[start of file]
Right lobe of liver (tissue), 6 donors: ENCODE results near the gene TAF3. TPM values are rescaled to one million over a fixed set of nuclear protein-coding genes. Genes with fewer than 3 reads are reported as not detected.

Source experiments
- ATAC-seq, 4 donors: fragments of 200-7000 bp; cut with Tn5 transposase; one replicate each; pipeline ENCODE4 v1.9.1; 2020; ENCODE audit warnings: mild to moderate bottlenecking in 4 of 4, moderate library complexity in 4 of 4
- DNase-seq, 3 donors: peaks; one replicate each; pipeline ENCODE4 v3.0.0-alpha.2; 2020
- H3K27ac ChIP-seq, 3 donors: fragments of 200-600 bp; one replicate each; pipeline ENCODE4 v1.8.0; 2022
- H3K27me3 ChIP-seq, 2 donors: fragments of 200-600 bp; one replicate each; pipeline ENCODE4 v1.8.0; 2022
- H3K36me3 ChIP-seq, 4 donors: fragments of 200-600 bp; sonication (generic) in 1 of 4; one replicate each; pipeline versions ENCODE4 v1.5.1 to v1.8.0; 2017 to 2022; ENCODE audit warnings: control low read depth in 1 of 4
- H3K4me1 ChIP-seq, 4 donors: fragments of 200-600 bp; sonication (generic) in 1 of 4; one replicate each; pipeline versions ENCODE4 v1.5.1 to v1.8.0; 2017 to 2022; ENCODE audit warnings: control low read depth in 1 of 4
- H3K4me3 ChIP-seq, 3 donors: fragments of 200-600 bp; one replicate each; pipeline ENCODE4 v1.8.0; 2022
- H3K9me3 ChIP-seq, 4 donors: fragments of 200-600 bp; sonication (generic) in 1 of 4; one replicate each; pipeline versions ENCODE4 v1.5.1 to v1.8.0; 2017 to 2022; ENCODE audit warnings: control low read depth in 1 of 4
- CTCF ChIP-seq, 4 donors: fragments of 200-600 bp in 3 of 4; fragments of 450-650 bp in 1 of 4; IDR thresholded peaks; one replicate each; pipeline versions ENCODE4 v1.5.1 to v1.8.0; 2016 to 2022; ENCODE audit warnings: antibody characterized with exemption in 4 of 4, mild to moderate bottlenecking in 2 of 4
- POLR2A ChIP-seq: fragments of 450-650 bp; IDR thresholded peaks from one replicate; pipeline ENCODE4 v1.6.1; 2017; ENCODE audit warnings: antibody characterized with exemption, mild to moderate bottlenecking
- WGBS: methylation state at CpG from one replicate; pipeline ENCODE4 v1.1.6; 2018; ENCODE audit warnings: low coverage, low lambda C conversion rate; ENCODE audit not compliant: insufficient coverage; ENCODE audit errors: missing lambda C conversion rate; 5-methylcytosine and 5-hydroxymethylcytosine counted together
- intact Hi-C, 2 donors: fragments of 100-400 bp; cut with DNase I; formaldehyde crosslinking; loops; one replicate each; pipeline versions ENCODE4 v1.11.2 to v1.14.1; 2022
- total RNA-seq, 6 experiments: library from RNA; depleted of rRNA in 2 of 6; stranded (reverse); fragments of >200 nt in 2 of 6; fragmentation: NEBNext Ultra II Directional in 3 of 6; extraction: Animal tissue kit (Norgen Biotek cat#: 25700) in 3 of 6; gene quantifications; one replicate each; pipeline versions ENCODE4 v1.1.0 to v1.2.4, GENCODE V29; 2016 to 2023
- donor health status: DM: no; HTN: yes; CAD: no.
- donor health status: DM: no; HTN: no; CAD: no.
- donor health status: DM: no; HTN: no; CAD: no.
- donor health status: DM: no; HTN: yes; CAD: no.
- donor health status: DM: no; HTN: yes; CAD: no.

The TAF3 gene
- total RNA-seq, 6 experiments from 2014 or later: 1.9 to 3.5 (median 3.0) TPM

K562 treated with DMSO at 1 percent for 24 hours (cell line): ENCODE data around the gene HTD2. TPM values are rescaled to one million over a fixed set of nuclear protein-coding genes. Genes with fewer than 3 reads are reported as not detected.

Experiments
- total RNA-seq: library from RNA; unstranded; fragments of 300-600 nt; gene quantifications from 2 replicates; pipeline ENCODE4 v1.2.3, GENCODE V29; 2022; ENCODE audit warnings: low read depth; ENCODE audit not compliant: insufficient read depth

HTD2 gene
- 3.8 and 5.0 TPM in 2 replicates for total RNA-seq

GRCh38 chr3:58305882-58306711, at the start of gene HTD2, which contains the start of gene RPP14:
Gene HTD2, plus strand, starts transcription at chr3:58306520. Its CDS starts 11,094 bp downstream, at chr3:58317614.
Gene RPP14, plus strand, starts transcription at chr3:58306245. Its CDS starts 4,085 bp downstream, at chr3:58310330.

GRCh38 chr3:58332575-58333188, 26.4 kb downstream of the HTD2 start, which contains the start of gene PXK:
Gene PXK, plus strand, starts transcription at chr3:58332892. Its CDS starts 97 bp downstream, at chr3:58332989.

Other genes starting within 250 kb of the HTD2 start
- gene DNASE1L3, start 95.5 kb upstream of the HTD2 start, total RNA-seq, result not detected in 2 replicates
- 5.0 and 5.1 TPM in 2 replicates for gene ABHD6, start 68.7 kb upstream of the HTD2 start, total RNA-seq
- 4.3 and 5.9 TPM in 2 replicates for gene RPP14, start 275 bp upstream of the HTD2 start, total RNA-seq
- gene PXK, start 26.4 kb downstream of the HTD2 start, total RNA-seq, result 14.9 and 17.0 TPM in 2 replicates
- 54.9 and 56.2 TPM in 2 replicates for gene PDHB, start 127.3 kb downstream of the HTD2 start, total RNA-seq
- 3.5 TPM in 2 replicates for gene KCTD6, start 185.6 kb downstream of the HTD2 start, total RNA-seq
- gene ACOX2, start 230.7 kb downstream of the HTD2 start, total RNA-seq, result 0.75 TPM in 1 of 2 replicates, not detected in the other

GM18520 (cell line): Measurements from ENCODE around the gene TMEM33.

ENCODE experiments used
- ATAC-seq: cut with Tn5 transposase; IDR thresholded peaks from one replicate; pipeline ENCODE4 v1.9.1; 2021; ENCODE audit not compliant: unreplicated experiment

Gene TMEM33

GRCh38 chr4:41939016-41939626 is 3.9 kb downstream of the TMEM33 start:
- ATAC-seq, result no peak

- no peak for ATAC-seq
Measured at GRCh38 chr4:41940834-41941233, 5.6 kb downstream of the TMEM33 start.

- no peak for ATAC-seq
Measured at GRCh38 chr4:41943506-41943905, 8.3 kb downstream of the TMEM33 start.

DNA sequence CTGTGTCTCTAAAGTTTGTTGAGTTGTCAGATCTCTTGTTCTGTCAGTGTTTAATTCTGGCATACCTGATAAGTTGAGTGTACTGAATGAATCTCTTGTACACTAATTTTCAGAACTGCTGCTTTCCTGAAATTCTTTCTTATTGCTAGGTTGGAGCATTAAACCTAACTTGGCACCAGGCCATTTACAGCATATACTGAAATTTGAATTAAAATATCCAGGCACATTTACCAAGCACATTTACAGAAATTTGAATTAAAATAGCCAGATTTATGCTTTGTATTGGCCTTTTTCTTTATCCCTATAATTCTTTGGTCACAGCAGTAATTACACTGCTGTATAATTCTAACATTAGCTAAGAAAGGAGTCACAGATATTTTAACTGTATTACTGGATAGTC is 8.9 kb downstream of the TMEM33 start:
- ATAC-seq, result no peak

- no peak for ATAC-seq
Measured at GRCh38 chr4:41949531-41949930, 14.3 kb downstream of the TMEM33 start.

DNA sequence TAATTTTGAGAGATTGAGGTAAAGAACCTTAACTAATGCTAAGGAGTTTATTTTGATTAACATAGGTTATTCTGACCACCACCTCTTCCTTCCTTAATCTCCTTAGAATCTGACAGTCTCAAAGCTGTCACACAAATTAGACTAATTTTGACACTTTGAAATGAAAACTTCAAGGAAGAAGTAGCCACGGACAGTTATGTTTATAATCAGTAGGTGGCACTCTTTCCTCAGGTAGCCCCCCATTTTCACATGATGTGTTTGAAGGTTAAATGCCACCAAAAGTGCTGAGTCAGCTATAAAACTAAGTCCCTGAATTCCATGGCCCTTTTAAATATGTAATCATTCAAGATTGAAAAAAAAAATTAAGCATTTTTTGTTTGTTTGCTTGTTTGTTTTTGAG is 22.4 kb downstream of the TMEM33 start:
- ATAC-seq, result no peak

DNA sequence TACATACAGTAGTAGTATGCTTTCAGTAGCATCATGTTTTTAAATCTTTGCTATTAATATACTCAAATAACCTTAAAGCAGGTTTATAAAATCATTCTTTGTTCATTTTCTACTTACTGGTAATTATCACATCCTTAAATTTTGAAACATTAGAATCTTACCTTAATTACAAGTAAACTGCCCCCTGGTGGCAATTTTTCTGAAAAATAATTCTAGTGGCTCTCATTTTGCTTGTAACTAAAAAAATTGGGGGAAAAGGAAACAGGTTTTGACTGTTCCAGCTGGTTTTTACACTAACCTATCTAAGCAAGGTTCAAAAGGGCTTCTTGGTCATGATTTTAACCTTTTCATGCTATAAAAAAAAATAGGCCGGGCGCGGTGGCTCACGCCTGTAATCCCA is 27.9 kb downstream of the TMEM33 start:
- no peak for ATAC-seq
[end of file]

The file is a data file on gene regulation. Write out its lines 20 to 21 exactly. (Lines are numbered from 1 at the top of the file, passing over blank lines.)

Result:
- donor health status: DM: no; HTN: yes; CAD: no.

The TAF3 gene